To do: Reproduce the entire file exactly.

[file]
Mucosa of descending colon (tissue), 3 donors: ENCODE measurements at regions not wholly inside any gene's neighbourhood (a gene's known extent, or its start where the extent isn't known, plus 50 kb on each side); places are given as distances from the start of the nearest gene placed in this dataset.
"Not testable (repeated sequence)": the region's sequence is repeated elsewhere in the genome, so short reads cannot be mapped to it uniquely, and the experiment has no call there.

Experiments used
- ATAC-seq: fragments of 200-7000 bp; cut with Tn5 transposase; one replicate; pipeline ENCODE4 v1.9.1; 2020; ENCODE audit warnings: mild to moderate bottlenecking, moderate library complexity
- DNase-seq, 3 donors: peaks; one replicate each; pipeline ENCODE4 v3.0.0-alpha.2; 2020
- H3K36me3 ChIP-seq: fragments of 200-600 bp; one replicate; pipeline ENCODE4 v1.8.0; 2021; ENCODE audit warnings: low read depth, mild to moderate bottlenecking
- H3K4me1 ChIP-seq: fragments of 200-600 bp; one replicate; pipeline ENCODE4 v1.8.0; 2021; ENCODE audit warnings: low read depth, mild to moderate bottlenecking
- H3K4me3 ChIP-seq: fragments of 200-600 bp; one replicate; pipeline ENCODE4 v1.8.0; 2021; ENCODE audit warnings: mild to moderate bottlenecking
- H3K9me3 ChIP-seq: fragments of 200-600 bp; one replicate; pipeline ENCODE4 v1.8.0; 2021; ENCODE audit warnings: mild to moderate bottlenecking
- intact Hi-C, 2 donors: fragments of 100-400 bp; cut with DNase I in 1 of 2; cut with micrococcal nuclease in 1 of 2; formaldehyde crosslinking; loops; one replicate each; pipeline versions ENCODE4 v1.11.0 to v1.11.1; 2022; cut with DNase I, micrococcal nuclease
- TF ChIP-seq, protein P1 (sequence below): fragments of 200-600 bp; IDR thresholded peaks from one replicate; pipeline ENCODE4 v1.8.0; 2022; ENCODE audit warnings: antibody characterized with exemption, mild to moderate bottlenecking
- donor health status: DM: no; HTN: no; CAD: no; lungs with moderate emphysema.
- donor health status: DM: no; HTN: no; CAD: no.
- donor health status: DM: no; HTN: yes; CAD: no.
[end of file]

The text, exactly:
Mucosa of descending colon (tissue), 3 donors: ENCODE measurements at regions not wholly inside any gene's neighbourhood (a gene's known extent, or its start where the extent isn't known, plus 50 kb on each side); places are given as distances from the start of the nearest gene placed in this dataset.
"Not testable (repeated sequence)": the region's sequence is repeated elsewhere in the genome, so short reads cannot be mapped to it uniquely, and the experiment has no call there.

Experiments used
- ATAC-seq: fragments of 200-7000 bp; cut with Tn5 transposase; one replicate; pipeline ENCODE4 v1.9.1; 2020; ENCODE audit warnings: mild to moderate bottlenecking, moderate library complexity
- DNase-seq, 3 donors: peaks; one replicate each; pipeline ENCODE4 v3.0.0-alpha.2; 2020
- H3K36me3 ChIP-seq: fragments of 200-600 bp; one replicate; pipeline ENCODE4 v1.8.0; 2021; ENCODE audit warnings: low read depth, mild to moderate bottlenecking
- H3K4me1 ChIP-seq: fragments of 200-600 bp; one replicate; pipeline ENCODE4 v1.8.0; 2021; ENCODE audit warnings: low read depth, mild to moderate bottlenecking
- H3K4me3 ChIP-seq: fragments of 200-600 bp; one replicate; pipeline ENCODE4 v1.8.0; 2021; ENCODE audit warnings: mild to moderate bottlenecking
- H3K9me3 ChIP-seq: fragments of 200-600 bp; one replicate; pipeline ENCODE4 v1.8.0; 2021; ENCODE audit warnings: mild to moderate bottlenecking
- intact Hi-C, 2 donors: fragments of 100-400 bp; cut with DNase I in 1 of 2; cut with micrococcal nuclease in 1 of 2; formaldehyde crosslinking; loops; one replicate each; pipeline versions ENCODE4 v1.11.0 to v1.11.1; 2022; cut with DNase I, micrococcal nuclease
- TF ChIP-seq, protein P1 (sequence below): fragments of 200-600 bp; IDR thresholded peaks from one replicate; pipeline ENCODE4 v1.8.0; 2022; ENCODE audit warnings: antibody characterized with exemption, mild to moderate bottlenecking
- donor health status: DM: no; HTN: no; CAD: no; lungs with moderate emphysema.
- donor health status: DM: no; HTN: no; CAD: no.
- donor health status: DM: no; HTN: yes; CAD: no.